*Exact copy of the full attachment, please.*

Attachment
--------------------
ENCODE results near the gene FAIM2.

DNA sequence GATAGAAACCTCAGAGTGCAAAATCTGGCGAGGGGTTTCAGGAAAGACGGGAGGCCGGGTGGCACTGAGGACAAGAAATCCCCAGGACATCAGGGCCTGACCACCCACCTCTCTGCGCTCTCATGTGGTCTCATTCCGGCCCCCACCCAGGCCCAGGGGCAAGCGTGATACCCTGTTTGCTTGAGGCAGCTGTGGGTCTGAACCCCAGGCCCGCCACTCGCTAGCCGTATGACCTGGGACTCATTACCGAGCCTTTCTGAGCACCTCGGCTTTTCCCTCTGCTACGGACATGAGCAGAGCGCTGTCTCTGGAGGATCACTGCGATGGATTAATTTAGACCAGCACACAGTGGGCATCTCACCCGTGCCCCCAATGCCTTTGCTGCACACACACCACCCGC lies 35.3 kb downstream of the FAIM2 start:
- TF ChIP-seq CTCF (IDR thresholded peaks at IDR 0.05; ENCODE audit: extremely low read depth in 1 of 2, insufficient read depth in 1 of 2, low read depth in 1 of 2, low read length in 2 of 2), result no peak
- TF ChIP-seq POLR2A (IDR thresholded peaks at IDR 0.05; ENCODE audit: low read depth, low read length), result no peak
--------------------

ENCODE results near the gene FAIM2.

DNA sequence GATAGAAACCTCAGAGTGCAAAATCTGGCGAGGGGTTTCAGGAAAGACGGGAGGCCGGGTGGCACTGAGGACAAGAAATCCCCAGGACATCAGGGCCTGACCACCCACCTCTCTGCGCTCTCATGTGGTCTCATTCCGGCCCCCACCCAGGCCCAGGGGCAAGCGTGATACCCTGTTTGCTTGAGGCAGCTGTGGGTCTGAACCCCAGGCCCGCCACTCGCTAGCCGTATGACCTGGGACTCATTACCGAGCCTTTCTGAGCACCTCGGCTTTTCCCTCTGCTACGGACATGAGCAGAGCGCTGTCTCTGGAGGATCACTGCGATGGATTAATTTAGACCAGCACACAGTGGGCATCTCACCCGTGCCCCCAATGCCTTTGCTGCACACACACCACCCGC lies 35.3 kb downstream of the FAIM2 start:
- TF ChIP-seq CTCF (IDR thresholded peaks at IDR 0.05; ENCODE audit: extremely low read depth in 1 of 2, insufficient read depth in 1 of 2, low read depth in 1 of 2, low read length in 2 of 2), result no peak
- TF ChIP-seq POLR2A (IDR thresholded peaks at IDR 0.05; ENCODE audit: low read depth, low read length), result no peak